And that’s my point. The dedicated gamers of today are already committed. We’ve signed up to HD slavery, salivating over every new generation of hardware, every advancement of our chosen pastime. But with the Wii, every Joe-muggins is getting on board. Even your Nan likes it (between snoozes).
To be fair, the original PlayStation started it, hooking in a whole new gen of people with smart graphics and music from bands they were already listening to. Suddenly, games became something worth looking at… and picking up a controller for. Titles like Guitar Hero and SingStar brought in more people - even the ladies - and in doing so helped make gaming cool; helped dilute the prejudices against that box in the corner that takes up the boyfriend’s time. And now… the Wii.
Oh sure - it seems innocent enough…
It’s that final, plasticky nail.
So everyone is jumping on, but so what? There is an off-button, y’know.
Getting tougher though, isn’t it? Checked your ‘time played’ stats lately? We’re all so happy now with the most amazing games ever created and the most powerful gaming machines spewing out the most realistic graphics, the most intense experiences, that I really can’t prise the grin off my face.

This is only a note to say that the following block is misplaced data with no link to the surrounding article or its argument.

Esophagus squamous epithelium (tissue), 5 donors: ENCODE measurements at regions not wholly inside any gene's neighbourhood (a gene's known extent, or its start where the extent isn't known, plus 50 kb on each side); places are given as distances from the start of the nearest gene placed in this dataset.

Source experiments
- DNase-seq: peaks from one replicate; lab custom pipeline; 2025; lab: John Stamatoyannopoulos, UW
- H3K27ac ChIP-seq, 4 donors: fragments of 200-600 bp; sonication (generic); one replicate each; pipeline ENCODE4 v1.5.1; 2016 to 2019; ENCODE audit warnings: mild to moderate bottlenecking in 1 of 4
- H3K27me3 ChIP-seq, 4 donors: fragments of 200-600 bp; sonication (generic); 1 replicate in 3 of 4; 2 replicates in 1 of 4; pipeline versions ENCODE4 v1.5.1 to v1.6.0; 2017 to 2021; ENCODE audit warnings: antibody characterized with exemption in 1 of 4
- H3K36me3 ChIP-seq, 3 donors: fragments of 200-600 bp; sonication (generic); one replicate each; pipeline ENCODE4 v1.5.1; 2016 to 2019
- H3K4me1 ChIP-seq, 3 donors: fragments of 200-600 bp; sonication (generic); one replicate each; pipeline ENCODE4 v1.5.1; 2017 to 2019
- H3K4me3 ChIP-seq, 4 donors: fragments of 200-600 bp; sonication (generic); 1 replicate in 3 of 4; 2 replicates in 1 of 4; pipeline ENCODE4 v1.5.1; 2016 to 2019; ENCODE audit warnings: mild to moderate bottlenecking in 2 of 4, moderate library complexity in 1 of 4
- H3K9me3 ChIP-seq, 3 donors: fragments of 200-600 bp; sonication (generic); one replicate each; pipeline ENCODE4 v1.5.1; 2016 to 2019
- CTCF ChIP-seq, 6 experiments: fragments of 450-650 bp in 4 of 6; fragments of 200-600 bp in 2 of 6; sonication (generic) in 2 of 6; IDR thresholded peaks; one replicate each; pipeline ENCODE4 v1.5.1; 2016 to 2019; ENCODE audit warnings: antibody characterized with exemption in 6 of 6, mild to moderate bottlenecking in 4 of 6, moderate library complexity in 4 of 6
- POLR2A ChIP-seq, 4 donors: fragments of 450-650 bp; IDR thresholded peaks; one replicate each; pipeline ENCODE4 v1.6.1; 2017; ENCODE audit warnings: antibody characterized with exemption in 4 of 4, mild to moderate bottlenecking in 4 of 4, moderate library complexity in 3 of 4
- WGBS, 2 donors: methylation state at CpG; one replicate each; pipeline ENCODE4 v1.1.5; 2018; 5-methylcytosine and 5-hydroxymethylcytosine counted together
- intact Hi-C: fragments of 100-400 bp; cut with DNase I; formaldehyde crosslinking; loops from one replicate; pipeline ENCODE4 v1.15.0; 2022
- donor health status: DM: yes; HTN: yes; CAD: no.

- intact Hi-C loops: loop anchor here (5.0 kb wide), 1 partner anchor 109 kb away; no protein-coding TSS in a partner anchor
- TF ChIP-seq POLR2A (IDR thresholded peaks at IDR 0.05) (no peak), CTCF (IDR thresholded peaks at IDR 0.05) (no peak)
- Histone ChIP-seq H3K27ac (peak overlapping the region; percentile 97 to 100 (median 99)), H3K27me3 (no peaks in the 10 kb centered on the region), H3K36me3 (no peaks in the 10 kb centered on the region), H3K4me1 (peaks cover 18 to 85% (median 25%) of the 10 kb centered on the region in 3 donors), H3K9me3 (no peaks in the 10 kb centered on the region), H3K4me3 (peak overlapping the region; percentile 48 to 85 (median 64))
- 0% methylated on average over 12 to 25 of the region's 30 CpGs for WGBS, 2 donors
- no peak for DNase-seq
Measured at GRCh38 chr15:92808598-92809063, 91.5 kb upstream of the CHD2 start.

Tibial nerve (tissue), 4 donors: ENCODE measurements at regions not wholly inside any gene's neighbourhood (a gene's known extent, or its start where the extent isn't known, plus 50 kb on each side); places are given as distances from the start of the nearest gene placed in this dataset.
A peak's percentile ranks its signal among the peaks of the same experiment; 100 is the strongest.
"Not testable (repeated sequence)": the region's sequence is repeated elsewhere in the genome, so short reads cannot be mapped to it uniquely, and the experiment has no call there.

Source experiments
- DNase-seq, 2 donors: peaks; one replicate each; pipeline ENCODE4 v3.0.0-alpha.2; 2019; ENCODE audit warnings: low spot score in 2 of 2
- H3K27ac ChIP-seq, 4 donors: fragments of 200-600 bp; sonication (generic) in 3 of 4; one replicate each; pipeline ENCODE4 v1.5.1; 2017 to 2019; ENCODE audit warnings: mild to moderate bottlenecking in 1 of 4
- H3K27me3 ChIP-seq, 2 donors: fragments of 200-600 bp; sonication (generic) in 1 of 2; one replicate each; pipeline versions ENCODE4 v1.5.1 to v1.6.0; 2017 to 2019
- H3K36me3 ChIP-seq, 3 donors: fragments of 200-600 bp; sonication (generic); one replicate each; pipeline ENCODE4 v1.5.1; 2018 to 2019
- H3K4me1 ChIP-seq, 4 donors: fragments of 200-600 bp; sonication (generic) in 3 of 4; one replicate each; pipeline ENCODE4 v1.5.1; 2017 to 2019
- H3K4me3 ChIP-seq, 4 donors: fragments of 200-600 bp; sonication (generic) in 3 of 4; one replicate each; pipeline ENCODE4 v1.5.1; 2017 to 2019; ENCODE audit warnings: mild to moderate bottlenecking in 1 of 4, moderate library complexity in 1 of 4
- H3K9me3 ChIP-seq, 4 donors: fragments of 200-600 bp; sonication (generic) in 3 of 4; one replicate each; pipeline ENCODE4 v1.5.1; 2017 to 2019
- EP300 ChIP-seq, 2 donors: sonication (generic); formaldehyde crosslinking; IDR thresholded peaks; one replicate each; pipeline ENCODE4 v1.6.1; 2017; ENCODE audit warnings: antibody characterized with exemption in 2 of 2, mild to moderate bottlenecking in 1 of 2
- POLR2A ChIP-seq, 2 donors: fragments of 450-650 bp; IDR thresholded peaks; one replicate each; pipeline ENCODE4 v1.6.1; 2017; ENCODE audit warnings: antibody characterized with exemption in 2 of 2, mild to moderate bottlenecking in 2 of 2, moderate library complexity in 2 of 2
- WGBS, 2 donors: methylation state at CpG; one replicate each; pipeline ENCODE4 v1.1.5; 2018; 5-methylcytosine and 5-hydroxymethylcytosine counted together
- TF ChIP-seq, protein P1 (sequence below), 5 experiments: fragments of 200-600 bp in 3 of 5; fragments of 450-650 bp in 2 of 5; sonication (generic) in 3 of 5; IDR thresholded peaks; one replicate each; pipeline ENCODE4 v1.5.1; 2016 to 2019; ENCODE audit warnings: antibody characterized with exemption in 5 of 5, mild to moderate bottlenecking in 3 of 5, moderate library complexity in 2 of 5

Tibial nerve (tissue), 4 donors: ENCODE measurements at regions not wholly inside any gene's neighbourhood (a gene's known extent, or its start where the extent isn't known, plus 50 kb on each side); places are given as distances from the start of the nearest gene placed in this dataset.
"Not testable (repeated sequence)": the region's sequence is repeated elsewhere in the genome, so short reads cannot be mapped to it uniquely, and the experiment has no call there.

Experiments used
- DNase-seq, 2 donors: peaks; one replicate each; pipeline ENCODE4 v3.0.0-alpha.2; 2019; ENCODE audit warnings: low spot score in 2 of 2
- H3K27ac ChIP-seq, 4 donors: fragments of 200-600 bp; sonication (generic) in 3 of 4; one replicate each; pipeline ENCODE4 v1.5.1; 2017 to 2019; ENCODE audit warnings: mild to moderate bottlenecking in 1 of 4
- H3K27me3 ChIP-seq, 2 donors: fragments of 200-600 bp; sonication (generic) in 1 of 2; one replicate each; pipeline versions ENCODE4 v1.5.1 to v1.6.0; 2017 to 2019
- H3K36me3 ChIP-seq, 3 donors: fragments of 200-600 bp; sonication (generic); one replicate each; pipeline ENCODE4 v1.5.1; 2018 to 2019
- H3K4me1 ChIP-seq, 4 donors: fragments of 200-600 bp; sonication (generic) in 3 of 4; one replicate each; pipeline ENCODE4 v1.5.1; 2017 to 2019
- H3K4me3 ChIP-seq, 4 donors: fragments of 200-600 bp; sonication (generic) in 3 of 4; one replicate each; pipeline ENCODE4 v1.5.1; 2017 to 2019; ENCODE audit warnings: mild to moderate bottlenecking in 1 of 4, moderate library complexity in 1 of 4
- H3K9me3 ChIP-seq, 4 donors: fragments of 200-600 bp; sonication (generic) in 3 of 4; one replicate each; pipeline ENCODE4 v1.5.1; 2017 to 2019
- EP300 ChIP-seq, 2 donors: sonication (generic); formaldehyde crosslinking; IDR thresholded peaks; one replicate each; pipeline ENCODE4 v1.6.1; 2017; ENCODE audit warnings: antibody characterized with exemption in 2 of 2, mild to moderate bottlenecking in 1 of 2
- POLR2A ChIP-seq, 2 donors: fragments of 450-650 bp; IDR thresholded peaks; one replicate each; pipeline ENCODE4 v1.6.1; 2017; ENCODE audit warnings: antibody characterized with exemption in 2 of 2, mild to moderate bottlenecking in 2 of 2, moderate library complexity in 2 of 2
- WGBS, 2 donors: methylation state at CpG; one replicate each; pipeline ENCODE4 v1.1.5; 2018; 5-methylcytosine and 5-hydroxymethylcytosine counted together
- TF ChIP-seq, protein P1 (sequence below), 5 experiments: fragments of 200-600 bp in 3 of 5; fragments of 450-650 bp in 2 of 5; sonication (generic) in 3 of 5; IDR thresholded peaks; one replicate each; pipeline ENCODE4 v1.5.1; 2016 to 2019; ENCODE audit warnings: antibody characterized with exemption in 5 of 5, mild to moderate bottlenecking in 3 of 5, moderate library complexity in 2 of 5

Who’d have thought this after just thirty-odd years of video gaming? It’s really incredible just how far they’ve come. The written word, art, photography, film… now games. If you don’t believe that games will be - are - the next great creative force, then you’re a fool. They will change everything.
And perhaps not for the better.
There are glimmers of it already. We’re seeing people having major issues with the role of video games in their lives. No longer entertainment, they become everything. And I’m not talking about the halcyon days of my youth, when I’d occasionally stay in for the best part of the day to play Arkanoid, while my mum moaned that ‘the sun was out and I should make the most of it’ (seriously, it was the UK. C’mon.) Now we’re seeing people holed up in their room - or net cafe - to the abandonment of everything else. Sometimes even their kids.
Who can blame them? Combine the creative juices of talented designers, artists and coders with the raw power of today’s machines and you get a pretty engrossing cocktail. Story, excitement, fun, challenge, the possibilities of meeting a million other like-minded people… it’s all up for grabs. Stack that up against the often mundane nature of real life - job, anyone? - and reality can sometimes look a bit lean. Why not escape this grim rock we’re marooned on? Why not cloister ourselves in worlds beyond that of TV, books or films?